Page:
I can’t remember a time when so many friends were under such physical, mental, and/or spiritual attack. Maybe it’s a sign of my age. Maybe it’s the result of the chaos in the sin-filled world we live in. I don’t know. I do know that there are many people suffering and being challenged.
Job had a season in his life when everything went wrong. When Job asked God – Why? God’s “answer” to Job’s question was, “Hush, child. You wouldn’t understand if I told you.”
Scripture gives us some understanding as to why some suffer so much.
“The God of all grace, who called us to His eternal glory by Christ Jesus, after you have suffered a while, will perfect, establish, strengthen, and settle you.” (1 Peter 5:10)
“For our light affliction, which is but for a moment, is working for us a far more exceeding and eternal weight of glory, while we do not look at the things which are seen, but at the things which are not seen. For the things which are seen are temporary, but the things which are not seen are eternal.” (2 Corinthians 4:17)
“You speak always like someone who has suffered,” says Arctura, one of George MacDonald’s characters in his book Donal Grant. “Who has not that lives at all,” is the response.
Someone once said that, “Indeed, life is suffering: contradiction, misfortune, disappointment, and heartbreak surrounds us.” Why must we enter the Kingdom of God through many tribulations?
I used to believe I knew the answers to those questions, but life – now that I’m much closer to its end than to its beginning – has knocked most of them right out of my head. God chided Job and his friends, as Jesus chided His disciples when they drew unwarranted conclusions from suffering.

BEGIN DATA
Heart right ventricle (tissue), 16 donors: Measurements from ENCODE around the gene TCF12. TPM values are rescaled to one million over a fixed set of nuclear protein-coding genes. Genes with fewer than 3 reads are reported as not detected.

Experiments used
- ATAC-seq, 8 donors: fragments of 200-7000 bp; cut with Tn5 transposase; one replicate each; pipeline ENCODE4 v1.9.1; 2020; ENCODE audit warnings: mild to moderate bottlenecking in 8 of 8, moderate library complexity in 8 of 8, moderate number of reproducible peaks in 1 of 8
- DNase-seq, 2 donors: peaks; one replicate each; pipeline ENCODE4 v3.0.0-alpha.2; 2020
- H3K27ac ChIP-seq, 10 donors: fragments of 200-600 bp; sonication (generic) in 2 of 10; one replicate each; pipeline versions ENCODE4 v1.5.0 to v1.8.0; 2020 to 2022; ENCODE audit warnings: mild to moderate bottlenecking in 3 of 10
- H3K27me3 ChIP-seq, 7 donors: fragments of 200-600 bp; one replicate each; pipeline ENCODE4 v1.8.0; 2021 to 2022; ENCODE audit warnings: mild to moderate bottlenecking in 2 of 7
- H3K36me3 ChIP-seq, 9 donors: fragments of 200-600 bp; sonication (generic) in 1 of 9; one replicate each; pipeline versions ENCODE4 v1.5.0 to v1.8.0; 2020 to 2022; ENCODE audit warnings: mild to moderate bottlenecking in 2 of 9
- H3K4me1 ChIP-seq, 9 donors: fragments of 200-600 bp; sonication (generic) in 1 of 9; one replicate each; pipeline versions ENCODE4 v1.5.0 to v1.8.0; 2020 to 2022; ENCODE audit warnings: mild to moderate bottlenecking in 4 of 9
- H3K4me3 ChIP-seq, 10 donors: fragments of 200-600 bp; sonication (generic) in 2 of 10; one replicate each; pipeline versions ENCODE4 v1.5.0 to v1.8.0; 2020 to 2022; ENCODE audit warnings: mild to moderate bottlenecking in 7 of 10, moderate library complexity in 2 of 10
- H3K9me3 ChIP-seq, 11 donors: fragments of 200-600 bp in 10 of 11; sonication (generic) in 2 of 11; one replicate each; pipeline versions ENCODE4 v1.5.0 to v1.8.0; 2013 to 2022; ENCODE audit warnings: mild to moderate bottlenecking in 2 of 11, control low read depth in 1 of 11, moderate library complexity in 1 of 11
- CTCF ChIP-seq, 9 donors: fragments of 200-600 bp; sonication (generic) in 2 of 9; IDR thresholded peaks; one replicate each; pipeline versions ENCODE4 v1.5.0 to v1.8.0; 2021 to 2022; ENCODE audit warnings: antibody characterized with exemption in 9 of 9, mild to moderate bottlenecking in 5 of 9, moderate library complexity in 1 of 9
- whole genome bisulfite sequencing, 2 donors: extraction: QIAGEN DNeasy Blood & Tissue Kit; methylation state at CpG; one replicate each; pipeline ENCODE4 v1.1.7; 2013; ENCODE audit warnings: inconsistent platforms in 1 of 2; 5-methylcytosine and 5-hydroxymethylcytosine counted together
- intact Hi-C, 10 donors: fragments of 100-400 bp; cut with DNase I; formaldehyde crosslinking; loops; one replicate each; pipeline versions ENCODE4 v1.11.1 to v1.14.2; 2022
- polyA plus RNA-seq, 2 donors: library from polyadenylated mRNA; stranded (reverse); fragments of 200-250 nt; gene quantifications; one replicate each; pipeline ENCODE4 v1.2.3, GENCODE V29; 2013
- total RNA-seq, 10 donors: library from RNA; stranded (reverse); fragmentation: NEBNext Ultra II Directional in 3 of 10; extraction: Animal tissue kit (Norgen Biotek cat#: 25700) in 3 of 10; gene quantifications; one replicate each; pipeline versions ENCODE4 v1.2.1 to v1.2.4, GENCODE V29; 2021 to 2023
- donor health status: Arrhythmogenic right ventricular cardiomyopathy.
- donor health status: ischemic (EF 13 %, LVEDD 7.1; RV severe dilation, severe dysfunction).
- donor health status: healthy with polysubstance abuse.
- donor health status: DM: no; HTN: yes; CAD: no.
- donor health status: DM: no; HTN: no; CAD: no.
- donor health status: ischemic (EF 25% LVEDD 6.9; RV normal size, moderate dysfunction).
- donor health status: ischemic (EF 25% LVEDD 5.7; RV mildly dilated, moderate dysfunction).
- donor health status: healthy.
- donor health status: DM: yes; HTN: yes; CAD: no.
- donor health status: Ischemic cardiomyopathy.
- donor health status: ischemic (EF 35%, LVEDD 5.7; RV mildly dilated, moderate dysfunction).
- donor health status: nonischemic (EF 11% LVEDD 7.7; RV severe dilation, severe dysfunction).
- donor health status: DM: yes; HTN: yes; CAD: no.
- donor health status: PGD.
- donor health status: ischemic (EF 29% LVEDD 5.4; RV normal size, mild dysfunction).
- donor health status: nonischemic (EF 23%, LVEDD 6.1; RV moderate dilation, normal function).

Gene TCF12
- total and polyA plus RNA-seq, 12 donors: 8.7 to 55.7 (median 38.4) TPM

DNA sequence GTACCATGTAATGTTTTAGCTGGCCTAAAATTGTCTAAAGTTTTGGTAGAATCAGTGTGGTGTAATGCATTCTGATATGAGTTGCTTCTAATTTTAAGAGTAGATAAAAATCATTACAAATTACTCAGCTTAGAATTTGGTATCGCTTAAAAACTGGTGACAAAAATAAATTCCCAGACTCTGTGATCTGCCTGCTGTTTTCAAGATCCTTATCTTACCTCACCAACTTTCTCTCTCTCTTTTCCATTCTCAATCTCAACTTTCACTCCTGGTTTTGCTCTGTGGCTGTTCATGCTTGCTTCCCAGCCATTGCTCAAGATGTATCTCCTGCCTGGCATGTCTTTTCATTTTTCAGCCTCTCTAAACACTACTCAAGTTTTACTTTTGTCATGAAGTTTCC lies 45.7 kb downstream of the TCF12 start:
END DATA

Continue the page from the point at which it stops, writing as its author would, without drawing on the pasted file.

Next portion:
In the face of affliction, I’m learning now to be more or less silent. When my friends tell me their lives are difficult, I answer, “Of course I understand and will pray for you.” When they ask me why they’re suffering, I tell them, “I really don’t know, but my God won’t let anything touch His children that first hasn’t touched His hands.”
Why life should be this way, I cannot say, but I do know this: It will not always be this way; there will be an end. Eternal glory lies ahead, as Peter promised, “After we have suffered for a little while.” There, in that “eternal school room,” our Lord will explain “each separate anguish,” but I doubt, then, that we will care. In the awesome flood of His wisdom and love, and in the beauty that will be ours for all eternity, we shall forget “our present, light, momentary afflictions and discouraging trials.”
My friends, it’s a matter of perspective.
I Shall know Why
By Emily Dickinson
I shall know why-when Time is over–
And I have ceased to wonder why–
Christ will explain each separate anguish
In the fair schoolroom of the sky–
He will tell me what “Peter” promised–
And I–for wonder at his woe–
I shall forget the drop of Anguish
That scalds me now–that scalds me now!
If you or someone you love is experiencing pain or struggling remember God’s promises:
He is the God of all comfort. 2 Cor.1:3-4
I will fear no evil, for you are with me. Ps. 23:4
When I am afraid, I will trust in you. Ps. 56:3
This devotional is a guest post by Dr. Jim Grassi. He is the founder of Men’s Ministry Catalyst, a ministry partner of Promise Keepers.